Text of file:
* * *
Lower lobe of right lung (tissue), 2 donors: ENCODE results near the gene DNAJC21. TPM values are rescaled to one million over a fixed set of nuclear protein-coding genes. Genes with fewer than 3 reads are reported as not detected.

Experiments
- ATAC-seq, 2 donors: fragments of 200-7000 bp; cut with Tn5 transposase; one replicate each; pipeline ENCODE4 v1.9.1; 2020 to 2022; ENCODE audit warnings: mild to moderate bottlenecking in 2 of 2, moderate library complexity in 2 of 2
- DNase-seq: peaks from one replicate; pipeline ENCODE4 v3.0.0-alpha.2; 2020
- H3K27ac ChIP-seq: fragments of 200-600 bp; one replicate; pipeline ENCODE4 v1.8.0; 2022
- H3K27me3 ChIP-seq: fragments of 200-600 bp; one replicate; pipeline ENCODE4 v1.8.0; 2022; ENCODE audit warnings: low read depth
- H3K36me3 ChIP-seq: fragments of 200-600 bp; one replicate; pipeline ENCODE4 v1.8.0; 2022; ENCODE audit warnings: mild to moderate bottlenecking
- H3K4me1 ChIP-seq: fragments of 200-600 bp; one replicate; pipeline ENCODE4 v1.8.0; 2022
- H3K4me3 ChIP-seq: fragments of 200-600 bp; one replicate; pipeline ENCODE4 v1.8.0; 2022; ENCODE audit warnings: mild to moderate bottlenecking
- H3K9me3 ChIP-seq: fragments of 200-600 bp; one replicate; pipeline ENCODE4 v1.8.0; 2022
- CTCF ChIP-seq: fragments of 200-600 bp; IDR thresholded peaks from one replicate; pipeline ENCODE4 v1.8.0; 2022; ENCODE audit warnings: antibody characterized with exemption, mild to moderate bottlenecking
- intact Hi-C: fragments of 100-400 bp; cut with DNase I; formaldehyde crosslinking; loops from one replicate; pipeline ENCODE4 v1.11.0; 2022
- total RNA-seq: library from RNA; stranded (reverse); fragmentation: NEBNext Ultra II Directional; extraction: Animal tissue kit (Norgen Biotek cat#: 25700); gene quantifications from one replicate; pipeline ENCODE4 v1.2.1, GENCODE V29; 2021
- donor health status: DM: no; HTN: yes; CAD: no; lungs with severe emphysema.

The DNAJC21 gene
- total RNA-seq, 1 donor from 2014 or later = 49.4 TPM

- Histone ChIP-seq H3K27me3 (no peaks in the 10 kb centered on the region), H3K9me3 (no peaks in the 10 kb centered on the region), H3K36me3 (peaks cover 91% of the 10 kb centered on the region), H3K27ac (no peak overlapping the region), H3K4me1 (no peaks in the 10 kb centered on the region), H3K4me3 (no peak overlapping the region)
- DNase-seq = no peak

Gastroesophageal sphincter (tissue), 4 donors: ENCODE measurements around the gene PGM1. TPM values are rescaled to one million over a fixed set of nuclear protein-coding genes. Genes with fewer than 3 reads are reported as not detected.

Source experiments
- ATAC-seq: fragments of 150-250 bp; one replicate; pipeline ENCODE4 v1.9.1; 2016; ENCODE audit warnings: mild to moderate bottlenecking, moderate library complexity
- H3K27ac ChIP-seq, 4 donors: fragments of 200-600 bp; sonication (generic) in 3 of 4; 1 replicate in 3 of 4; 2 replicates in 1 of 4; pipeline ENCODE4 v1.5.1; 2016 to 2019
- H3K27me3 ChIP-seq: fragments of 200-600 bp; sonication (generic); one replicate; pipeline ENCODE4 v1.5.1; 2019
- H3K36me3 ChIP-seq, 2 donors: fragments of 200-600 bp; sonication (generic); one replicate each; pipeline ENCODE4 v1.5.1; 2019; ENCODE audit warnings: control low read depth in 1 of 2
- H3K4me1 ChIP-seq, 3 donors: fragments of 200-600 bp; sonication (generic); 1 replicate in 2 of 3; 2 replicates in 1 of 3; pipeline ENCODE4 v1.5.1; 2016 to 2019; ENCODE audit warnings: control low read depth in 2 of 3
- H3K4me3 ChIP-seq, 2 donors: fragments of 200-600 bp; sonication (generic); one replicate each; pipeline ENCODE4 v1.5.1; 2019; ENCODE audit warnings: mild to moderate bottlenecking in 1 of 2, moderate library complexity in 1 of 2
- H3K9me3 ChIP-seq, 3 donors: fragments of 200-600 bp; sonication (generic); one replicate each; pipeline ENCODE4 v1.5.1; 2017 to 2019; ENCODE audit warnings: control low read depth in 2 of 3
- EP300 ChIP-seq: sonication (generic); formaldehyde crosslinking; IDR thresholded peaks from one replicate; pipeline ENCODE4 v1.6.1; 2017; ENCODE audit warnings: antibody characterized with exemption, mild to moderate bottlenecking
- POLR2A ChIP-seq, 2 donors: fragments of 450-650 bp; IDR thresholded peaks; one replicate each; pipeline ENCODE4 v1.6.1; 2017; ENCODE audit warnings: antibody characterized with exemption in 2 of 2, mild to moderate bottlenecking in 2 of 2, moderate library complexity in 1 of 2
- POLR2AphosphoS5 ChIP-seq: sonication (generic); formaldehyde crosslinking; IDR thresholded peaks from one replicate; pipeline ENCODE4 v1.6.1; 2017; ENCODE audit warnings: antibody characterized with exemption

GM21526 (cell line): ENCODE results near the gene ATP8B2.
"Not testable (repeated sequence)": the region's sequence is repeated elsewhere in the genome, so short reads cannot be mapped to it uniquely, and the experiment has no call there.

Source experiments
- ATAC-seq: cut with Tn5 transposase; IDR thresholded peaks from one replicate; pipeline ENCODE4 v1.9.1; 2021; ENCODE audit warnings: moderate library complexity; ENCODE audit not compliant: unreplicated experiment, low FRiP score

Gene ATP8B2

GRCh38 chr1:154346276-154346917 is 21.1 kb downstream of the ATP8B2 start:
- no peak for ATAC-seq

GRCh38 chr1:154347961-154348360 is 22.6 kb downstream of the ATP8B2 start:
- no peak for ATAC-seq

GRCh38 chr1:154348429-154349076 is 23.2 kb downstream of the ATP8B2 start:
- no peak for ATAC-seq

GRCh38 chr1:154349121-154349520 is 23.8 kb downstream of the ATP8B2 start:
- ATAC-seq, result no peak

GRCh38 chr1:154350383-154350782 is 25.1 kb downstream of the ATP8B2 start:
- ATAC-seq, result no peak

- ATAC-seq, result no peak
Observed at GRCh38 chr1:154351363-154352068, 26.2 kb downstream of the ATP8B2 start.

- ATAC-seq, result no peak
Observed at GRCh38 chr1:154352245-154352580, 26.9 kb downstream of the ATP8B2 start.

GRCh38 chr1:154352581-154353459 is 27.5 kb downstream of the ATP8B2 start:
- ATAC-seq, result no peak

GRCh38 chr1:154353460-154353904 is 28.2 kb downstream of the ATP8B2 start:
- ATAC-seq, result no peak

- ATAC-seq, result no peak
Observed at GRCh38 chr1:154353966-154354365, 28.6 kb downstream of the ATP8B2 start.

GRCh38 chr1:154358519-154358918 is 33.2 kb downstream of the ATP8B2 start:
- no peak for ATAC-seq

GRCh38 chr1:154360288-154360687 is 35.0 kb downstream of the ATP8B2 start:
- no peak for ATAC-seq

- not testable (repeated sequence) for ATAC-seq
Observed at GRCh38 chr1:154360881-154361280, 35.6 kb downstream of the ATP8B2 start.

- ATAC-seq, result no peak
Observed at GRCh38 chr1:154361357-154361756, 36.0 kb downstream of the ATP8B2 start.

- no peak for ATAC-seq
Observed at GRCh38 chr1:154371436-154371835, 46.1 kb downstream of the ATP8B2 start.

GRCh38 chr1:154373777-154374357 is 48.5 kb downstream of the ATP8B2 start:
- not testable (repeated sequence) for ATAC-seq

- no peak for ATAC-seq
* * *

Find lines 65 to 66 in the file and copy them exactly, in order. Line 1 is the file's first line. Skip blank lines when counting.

Observed at GRCh38 chr1:154371436-154371835, 46.1 kb downstream of the ATP8B2 start.

GRCh38 chr1:154373777-154374357 is 48.5 kb downstream of the ATP8B2 start: